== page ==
COVID-19: 1.7 million people had coronavirus across the UK last week - most since autumn 2020

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An estimated 1.7 million people had coronavirus across the UK last week, the highest number since comparable records began last year, new figures suggest.

The new Office for National Statistics (ONS) data covers people who tested positive for COVID-19 outside hospital or a care setting during the week ending 19 December.

In England there were 1.5 million people with the virus that week - the equivalent of one in 35 people.

The figure was highest in London, where most cases of the Omicron variant have been detected, at a rate of one in 20 people.

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It was lowest in Scotland, where the figure was one in 65, followed by Wales with one in 45 and Northern Ireland at one in 40.

Officials still unsure of Omicron severity until it hits elderly

Commenting on the figures, UK Health Security Agency chief executive Dr Jenny Harries said the UK "hasn't seen rates like this" since the figures were first published in autumn 2020.

But she stressed that despite data published yesterday - that someone with Omicron is between 50% and 70% less likely to be admitted to hospital than a patient with Delta - officials are still unsure of how it will affect the elderly and clinically vulnerable.

"Most of the cases of Omicron in the UK so far have been in younger people," she told Sky News.

"We're only just starting to see cases tip into the over-60s and over-70s. This is a very, very mixed picture. So we need to be absolutely sure what the severity risk is."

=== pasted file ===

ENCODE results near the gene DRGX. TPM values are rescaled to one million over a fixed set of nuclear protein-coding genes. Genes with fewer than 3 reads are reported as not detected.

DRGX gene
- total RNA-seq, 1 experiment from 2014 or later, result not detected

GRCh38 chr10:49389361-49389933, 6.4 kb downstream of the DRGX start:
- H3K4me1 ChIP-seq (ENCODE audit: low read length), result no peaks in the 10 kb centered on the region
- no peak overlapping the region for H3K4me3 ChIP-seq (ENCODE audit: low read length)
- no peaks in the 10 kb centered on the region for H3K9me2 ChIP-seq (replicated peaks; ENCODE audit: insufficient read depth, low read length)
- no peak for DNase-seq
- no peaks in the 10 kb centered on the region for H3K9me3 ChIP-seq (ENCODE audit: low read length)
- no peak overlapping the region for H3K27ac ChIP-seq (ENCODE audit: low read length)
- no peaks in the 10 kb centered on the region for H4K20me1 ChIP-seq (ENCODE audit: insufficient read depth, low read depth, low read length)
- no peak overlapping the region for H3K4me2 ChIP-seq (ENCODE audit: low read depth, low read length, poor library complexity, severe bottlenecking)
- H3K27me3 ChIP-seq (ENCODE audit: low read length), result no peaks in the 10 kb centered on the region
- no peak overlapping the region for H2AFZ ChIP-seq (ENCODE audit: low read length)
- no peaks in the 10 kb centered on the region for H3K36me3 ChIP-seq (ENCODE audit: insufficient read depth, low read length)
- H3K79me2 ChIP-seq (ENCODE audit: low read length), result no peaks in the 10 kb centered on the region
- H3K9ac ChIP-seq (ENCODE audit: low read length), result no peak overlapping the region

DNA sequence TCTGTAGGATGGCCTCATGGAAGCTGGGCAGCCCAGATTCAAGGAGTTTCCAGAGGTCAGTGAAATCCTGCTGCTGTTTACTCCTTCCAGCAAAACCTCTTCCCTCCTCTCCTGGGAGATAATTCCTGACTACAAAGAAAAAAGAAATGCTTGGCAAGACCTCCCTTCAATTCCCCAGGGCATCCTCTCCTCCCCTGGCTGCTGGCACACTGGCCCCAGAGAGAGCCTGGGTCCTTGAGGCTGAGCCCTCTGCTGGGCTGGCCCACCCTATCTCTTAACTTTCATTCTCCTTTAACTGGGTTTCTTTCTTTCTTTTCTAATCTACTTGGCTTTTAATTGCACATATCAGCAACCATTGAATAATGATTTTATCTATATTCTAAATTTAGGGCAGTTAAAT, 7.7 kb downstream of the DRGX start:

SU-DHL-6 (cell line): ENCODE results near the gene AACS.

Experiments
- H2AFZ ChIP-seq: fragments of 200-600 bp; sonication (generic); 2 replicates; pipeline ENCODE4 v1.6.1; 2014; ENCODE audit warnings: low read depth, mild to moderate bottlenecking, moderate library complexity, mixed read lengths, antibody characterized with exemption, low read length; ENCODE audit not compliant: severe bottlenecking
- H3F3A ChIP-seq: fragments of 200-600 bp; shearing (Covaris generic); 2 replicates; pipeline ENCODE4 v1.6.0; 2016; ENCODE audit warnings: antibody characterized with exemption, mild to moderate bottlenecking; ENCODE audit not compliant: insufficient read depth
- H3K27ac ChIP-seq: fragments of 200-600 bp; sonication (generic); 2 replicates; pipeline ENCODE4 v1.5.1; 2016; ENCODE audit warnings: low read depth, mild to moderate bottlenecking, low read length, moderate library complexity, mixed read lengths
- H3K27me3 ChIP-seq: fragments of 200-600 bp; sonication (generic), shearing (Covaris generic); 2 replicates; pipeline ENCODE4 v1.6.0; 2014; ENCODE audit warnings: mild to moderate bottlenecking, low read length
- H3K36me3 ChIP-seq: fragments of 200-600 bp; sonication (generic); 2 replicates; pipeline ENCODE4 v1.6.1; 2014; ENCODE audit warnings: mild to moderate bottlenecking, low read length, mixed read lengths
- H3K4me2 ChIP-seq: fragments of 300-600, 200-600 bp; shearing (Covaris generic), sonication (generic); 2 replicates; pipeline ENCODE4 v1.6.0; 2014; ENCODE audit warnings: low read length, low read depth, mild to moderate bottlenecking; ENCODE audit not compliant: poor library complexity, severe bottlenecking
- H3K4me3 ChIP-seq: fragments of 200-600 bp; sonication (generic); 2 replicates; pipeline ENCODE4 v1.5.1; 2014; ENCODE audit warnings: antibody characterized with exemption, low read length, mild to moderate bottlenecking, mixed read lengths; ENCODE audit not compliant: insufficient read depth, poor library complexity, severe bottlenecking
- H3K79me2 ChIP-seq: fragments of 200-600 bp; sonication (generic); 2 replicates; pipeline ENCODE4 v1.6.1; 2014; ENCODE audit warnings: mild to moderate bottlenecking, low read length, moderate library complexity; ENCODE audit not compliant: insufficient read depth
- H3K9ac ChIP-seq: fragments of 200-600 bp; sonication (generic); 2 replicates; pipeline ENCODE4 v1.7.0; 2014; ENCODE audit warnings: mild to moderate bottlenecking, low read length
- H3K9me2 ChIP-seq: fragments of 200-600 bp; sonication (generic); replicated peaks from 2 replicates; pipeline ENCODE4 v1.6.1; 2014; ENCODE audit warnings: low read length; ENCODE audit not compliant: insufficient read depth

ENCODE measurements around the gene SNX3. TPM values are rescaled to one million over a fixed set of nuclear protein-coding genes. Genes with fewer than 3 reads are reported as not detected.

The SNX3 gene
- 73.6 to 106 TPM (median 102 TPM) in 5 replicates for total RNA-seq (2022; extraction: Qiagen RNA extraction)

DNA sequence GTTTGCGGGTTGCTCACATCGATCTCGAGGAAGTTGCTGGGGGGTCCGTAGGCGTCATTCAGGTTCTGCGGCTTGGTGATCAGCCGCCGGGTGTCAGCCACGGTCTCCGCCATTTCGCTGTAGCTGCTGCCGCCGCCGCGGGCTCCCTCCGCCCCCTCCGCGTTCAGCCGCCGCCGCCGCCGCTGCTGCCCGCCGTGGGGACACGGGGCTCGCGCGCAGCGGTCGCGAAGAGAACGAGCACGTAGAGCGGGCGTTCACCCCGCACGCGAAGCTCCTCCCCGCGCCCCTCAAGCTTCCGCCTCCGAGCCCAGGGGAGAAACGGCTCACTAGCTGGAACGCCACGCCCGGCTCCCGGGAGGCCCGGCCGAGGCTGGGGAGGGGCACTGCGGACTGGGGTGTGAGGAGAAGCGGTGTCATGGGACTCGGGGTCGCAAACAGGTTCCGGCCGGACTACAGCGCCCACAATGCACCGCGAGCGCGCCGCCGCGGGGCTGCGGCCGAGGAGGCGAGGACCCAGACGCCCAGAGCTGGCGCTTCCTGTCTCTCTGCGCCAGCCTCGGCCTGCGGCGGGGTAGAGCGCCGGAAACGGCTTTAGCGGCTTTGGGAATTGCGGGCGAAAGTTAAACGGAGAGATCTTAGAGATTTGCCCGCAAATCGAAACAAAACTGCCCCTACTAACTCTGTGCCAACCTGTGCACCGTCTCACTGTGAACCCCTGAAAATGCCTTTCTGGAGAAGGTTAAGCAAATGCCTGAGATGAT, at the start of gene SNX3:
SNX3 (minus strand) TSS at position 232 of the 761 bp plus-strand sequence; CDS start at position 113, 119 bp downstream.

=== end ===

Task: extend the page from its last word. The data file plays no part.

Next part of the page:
National statistician Professor Ian Diamond said that although numbers of cases in the elderly are still small, "this is the first time in some months that we've recorded an increase in the over-70s".

He added that although London is the epicentre of the Omicron outbreak, there are regional variations, with the South West lowest for infections.

NHS shortages key to decision on post-Christmas restrictions

Speaking to the BBC's Radio 4 Today programme earlier, Dr Harries referred to the hospitalisation rate as a "glimmer of Christmas hope", but one that would not "downgrade the serious threat" around the new variant.

On Thursday Health Secretary Sajid Javid confirmed that no announcement on post-Christmas COVID restrictions would come before 27 December.

Dr Harries said that data on more vulnerable groups, alongside the effect the new variant is having on workforce shortages, particularly across health and social care, will determine what move the government makes on restrictions next week.

"The problem with Omicron is we've got lots and lots of cases, so even if the severity is potentially reduced, we still have to deal with these 119,000 daily cases," she said.

"We're concerned about people's health, and about transmission, but most of all that our health and care services can keep functioning.

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"We had relatively high case rates before we had Omicron and the NHS was already facing winter pressures, so it's about what contribution Omicron is making."

Earlier today the head of the Royal College of Nursing (RCN) said that the NHS is facing a "very, very depleted workforce" and wants ministers to take action.

Pat Cullen told BBC Breakfast: "If that means tighter measures, that's for political leaders to decide based on the scientific evidence.

"They [NHS staff] would like to see political leaders making decisions that will support the health service and them to be able to do the job that they want to do and be able to care for their patients safely."

Chief of NHS Providers Chis Hopson also said that hospitals are "very, very busy" and the NHS is under "huge amounts of pressure".

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